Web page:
Liechtenstein’s state prosecutor said police suspended a criminal investigation for lack of evidence in a case of reported Holocaust denial and pro-Nazi rhetoric by a Liechtenstein member of European Action during a presentation in the Swiss canton of St. Gallen in 2015.

The government’s Immigration and Passport Office did not issue visas for religious workers, granting them residency permits, valid for five years, instead. The government continued to grant one short-term residency permit each year during Ramadan to an imam of either the Turkish Association or the Islamic Community of Liechtenstein, who agreed not to allow or preach sermons that incited violence or advocated intolerance. An imam from the Turkish Association received the short-term permit for 2016. Clergy from other religious groups were required to abide by the same rules and regulations.

Municipalities owned cemeteries and continued to allow all religious groups, including Muslims, to bury their dead in them.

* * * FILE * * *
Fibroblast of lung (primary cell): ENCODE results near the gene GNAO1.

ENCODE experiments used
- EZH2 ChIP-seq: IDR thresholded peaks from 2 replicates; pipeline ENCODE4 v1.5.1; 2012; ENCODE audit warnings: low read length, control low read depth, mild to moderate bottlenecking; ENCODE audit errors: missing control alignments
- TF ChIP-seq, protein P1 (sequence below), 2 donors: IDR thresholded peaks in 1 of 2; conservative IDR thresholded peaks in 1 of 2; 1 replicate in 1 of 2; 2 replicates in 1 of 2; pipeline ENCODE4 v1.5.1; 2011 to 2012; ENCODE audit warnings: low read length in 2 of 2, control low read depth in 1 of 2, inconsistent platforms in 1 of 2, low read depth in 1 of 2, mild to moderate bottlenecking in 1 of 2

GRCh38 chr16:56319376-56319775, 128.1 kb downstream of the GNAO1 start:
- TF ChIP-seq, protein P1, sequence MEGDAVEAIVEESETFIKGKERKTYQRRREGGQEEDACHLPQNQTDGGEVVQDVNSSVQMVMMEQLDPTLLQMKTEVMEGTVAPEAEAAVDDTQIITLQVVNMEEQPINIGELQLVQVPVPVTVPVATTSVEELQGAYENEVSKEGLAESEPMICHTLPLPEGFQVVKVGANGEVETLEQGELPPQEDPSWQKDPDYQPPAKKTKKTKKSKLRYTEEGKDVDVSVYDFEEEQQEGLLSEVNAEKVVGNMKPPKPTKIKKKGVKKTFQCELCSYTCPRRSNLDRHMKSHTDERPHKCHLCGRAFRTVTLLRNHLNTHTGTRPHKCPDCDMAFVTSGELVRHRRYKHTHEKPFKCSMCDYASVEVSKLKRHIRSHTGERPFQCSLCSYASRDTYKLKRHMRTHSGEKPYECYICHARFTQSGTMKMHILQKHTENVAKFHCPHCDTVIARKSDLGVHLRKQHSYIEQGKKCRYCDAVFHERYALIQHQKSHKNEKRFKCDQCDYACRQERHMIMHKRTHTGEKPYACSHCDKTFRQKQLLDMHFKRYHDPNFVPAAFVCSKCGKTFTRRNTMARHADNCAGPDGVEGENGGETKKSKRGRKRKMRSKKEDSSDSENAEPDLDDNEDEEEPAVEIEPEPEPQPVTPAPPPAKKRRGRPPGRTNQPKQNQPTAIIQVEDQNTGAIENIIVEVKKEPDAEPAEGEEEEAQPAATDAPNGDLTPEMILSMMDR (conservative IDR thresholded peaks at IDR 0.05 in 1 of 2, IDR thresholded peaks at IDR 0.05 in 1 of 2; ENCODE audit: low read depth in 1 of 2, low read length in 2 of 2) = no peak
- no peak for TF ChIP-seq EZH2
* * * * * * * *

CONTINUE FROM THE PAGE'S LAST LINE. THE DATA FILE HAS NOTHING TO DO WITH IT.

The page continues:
According to the foreign ministry, the country’s integration commission continued to function as the main body responsible for the integration of Muslims due to the inability of the two main representative bodies of the Muslim community, the Islamic Community and the Turkish Association, to reach an agreement on the founding of an Islamic umbrella organization. The Islamic Community and Turkish Association each continued to maintain regular contact with the government.

On January 27, Foreign Minister Aurelia Frick held a service together with the Liechtenstein Friends of Yad Vashem to remember the victims of the Holocaust, during which she stressed the importance of civil courage in fighting racism and anti-Semitism. Approximately 100 people attended the service, including school students and the head of parliament.

Nine public primary schools offered Islamic education twice each month, with a total of 68 students between the ages of six and 12 attending classes.